“I must go down to the sea again, to the lonely sea and sky”
The first line of this poem describes me and runs through my head almost daily. My earliest fond memories are walking the beaches of the Jersey shore with my mother searching for sea shells. Many years later my daughter Gigi and I comb the beach near our summer home in Avalon NJ looking for the ocean’s gifts. I’m not sure exactly how we came to notice the jewel like pieces laid at our feet, known as sea glass, but since then it has been a daily summer ritual to head to the beach at low tide or after a storm and look for these lovely sea tumbled gems.
Since the early years of the coastal trade, whaling industry, and the rum running days of prohibition, the Jersey Coast has been called the “Graveyard of the Atlantic”. With thousands of shipwrecks dating from 1600 to present, it is fun to imagine where this glass may have originated. A lady’s perfume bottle, a bootleg bottle of rum or perhaps something as unromantic as a party boat in the 60′s or sadly just off shore dumping. There is even a legend that sea glass is actually formed from the tears of mermaids who cry when a sailor is lost at sea.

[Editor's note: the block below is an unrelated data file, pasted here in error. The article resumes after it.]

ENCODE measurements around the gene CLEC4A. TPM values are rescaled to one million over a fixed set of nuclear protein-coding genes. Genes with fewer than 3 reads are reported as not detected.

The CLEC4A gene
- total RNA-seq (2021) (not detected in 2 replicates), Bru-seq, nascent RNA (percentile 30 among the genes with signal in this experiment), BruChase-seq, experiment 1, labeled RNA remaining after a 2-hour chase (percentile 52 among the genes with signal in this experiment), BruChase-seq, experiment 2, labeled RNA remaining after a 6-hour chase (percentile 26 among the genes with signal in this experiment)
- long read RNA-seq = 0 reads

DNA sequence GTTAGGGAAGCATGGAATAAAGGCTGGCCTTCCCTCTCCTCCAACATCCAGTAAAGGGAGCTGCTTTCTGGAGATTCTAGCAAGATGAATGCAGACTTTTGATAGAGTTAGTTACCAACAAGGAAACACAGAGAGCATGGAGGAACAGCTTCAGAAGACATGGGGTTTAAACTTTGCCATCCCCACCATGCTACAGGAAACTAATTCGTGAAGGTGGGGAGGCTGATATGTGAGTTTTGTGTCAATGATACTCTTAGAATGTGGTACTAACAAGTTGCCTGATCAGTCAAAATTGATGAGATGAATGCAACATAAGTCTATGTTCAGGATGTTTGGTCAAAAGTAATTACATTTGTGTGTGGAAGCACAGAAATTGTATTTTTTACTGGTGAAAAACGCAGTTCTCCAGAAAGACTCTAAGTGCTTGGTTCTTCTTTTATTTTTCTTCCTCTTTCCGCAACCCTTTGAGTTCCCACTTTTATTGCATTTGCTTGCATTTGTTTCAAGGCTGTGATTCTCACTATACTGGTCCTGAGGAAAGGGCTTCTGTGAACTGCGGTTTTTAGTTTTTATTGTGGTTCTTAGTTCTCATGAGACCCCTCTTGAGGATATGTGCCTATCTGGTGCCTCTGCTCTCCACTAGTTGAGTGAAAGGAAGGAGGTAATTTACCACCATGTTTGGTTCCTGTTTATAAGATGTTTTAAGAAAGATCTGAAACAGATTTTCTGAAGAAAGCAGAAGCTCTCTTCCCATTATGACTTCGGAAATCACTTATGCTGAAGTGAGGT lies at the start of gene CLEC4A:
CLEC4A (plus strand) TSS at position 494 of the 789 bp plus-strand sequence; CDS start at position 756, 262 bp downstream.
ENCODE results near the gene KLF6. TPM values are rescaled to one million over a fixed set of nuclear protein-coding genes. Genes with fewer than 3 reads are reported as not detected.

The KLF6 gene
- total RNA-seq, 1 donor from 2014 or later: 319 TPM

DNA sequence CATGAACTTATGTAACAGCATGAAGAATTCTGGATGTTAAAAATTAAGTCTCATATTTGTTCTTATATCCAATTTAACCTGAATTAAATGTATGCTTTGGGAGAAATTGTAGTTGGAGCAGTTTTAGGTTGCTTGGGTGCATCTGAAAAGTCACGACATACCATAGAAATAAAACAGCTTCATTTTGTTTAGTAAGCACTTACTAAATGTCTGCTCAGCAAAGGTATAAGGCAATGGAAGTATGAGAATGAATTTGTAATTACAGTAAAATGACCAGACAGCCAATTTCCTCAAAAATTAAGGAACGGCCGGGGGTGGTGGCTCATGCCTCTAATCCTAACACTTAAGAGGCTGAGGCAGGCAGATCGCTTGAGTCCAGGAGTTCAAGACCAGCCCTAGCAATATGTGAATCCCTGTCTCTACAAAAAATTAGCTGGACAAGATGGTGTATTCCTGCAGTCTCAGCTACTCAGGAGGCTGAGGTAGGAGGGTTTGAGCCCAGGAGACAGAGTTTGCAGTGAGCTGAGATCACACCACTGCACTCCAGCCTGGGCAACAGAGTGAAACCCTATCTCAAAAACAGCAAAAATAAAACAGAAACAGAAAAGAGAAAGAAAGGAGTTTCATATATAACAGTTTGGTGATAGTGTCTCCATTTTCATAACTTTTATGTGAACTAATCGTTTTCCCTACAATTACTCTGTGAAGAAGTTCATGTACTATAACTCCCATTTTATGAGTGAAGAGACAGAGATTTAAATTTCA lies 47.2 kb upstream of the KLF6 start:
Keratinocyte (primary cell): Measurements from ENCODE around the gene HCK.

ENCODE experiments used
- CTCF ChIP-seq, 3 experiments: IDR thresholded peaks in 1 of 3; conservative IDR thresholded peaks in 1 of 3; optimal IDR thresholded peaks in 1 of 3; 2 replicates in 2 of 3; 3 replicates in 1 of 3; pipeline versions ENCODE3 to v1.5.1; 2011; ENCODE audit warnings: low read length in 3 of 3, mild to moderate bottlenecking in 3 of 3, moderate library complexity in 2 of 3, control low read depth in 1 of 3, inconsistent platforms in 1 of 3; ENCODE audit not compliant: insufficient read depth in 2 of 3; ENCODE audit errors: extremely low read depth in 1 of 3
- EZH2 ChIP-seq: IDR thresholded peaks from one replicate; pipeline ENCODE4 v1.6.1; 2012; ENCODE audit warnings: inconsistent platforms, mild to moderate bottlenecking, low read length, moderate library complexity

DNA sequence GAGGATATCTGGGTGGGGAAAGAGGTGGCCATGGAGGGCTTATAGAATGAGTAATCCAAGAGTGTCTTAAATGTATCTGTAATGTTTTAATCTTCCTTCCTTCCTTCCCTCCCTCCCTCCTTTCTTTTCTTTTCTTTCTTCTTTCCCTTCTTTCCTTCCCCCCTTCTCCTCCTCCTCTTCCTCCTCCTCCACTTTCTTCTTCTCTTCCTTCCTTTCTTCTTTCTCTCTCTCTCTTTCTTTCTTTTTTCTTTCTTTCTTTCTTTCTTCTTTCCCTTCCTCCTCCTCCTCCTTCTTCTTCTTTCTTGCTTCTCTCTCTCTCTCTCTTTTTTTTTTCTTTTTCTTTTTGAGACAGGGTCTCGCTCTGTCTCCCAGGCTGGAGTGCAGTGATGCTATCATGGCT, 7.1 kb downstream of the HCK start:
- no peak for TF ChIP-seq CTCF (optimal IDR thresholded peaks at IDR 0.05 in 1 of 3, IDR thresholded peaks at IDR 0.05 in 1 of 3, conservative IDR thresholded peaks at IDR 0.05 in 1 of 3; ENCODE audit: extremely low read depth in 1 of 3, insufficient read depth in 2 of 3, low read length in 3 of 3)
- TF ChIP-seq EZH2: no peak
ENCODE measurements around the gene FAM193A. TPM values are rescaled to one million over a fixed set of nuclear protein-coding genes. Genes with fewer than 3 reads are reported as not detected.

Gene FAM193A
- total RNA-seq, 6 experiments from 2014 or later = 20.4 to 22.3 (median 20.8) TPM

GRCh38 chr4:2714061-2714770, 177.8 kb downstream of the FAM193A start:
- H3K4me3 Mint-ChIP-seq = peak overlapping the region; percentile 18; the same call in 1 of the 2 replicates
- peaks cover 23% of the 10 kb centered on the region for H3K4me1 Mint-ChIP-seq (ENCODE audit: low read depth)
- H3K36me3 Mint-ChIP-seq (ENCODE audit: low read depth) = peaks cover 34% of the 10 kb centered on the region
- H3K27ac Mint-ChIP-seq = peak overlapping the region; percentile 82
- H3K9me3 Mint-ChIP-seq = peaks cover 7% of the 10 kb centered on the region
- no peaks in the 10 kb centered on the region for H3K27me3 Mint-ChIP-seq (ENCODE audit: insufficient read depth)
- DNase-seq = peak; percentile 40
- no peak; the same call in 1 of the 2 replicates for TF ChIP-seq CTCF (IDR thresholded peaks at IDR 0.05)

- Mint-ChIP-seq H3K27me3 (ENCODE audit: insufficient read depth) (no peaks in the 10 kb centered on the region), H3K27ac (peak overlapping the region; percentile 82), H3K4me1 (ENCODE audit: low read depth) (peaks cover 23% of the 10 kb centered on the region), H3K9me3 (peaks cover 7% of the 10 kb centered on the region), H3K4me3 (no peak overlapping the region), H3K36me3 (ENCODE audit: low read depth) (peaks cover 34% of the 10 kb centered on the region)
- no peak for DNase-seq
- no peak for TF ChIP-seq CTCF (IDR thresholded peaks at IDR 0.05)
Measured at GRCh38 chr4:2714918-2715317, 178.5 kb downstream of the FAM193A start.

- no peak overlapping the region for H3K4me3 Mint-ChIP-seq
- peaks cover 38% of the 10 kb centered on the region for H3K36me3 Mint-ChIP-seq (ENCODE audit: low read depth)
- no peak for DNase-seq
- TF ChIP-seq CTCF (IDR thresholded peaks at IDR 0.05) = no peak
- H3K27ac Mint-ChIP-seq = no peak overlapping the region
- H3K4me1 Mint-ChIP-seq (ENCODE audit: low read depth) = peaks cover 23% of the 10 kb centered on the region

Where the glass comes from and how it lands at our feet will always be one of the happy mysteries of the glass itself. Each piece is a joy and a surprise to find, each piece is cherished and each piece is different. When we sit down to make art from the glass we never know what the piece will look like when it is done. We let it guide us as to color of the beads or shape of the wire. Giving the glass a chance to sparkle and delight again, completes the process.
It’s good to be a seeker.
But sooner or later you have to be a finder.
And then it is good to give what you have found,
A gift into the world for whoever will accept it.
Jonathan Livingston Seagull